Conversations That Matter, Episode #3 with Matthew Ferrara

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This conversation is CANDY for the mind! I’m so fortunate! Matthew Ferrara is my MENTOR and more importantly my FRIEND! He’s an extraordinary, unique and deeply interesting man! On his website at Matthew Ferrara and Company, you’ll see his bio that reads “Speaker. Writer. Capitalist. Survivor. Photographer. Teacher. Listener. Find out why organizations worldwide ask Matthew Ferrara to engage their leadership, train their management, inspire their sales teams and energize customers.” 

Already you should be good and intrigued, and rightly so. We delve into all of these traits and interests. He’s far smarter than your average guy.  A deeply value driven, artist and a very talented speaker and world traveler! He’s home based in Las Vegas ~ nice and central, and for someone who’s in an airport about 3 days a week makes it the ideal location! He’s already been to Italy this year for a creative writing course AND just back from China! He took some AMAZING photography!

“Life is a philosophy course every day.” ~ Matthew Ferrara (Click to TWEET!)

We have a lot of fun playing with philosophy, science fiction, and business and then we dive deep into some life challenges.  (And here is the quote that Matthew references: “We wanted flying cars, instead we got 140 characters.” which is the Founder’s Fund Manifesto subtitle for their Manifesto called What Happened To The Future?”)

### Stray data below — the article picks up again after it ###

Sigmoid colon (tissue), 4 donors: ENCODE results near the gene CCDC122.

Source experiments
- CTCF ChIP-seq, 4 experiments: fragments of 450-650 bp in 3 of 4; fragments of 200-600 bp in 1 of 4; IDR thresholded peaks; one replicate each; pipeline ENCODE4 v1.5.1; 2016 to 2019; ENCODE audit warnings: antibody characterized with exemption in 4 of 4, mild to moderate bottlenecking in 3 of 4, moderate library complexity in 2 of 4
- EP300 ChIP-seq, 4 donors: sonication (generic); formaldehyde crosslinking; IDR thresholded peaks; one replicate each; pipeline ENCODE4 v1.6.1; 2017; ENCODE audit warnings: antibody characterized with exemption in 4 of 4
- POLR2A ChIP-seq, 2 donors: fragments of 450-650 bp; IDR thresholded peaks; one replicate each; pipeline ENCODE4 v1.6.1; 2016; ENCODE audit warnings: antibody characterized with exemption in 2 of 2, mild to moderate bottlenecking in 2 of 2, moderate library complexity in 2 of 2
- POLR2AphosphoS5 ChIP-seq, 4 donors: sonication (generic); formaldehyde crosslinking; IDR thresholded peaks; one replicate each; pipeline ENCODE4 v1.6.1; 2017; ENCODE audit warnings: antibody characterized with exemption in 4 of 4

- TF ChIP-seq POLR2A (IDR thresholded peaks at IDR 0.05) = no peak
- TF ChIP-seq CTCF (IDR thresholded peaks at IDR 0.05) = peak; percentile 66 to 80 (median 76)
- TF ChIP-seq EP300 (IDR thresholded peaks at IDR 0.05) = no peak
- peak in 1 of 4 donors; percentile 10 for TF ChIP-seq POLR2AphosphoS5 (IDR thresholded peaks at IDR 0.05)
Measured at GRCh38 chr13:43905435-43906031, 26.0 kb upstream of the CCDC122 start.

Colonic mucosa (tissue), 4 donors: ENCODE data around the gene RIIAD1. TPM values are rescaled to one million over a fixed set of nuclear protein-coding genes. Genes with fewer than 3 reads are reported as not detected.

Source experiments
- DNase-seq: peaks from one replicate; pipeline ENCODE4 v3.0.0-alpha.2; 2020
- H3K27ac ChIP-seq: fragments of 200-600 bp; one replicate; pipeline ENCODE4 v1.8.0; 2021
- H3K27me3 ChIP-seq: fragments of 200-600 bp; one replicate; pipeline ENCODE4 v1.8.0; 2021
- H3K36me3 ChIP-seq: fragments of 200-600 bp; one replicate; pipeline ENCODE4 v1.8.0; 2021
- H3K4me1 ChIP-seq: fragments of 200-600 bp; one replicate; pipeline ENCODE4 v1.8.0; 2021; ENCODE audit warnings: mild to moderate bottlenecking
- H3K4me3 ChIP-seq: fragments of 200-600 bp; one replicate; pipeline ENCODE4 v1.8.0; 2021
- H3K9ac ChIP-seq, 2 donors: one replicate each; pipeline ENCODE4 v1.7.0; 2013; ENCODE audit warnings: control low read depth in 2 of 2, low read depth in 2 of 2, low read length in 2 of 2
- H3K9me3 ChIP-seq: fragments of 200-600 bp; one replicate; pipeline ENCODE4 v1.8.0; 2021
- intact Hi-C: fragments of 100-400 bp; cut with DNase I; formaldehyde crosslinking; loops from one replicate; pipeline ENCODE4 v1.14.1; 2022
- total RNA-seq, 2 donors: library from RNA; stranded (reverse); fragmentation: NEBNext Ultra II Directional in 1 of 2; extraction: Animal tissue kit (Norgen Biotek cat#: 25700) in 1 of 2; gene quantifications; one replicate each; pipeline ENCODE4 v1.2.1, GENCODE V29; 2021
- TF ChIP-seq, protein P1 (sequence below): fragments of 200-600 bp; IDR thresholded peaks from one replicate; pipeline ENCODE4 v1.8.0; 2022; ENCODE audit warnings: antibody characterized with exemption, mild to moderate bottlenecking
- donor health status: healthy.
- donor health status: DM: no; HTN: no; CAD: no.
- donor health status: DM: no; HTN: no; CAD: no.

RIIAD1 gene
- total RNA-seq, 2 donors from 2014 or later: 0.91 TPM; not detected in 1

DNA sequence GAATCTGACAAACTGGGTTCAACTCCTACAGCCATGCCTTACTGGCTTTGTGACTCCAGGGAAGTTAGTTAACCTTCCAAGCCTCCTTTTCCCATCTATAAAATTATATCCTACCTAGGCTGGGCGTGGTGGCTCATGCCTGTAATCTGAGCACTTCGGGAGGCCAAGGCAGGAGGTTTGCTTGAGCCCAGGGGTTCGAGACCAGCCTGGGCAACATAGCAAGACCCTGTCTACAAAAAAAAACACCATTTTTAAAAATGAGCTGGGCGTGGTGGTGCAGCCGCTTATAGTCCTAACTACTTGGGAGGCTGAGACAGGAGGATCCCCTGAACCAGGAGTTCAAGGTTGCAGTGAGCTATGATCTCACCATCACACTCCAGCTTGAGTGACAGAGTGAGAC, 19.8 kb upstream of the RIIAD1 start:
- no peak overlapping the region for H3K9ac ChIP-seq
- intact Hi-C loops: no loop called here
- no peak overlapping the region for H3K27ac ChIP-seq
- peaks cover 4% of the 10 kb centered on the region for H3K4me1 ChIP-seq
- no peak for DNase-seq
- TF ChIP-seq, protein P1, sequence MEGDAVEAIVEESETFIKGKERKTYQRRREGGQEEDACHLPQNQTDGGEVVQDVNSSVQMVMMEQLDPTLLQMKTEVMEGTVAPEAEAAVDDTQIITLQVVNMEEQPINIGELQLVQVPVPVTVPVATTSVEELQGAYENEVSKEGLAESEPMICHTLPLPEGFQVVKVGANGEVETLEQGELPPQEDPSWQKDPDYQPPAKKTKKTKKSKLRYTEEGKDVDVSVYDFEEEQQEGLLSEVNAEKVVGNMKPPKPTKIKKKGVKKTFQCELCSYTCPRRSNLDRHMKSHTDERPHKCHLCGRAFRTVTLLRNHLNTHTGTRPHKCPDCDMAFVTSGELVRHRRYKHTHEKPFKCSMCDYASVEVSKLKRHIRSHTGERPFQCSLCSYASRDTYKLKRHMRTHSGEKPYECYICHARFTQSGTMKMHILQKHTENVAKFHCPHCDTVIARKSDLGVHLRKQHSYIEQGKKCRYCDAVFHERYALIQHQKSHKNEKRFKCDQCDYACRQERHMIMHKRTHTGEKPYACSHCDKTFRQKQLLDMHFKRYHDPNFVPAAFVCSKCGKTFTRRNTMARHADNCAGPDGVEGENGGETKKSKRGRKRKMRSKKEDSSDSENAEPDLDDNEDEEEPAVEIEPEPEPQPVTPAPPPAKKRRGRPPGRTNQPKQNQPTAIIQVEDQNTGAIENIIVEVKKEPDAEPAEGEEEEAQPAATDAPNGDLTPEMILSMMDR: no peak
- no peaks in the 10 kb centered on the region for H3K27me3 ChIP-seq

Top take away : LIVE A LITTLE MORE! 🙂

I’m TRULY looking forward to seeing Matthew close the Hawaii Life Worthshop Conference in Maui this December!

Teri: So welcome to Conversations that Matter. This is for people who are living on purpose. We’re having very purposeful conversations. This is literally one of our very first recorded conversations that matter, and I really want to welcome Matthew Ferrara who is a multitude of things, and I’m going to go over almost every single one of them. First and foremost, you are a very good friend of mine. You are my mentor. I continually learn from you, and one of the big reasons that I’ve asked you to be my guest today is because of the respect that I have for you, everything that I’ve learned, and for many, many other things.

One of the things I want to do is go to your website because I think this is really fun. It says, “Meet the philosopher, Matthew.” So one of the ways that I know you is as a philosopher, of course, and a speaker, and a writer, and a capitalist, and a survivor, and a photographer, and a teacher, and a listener. You have all these great things that describe you, and I really want to take the time to go through why each one of those things have been very strategically placed right there under your picture on your home page.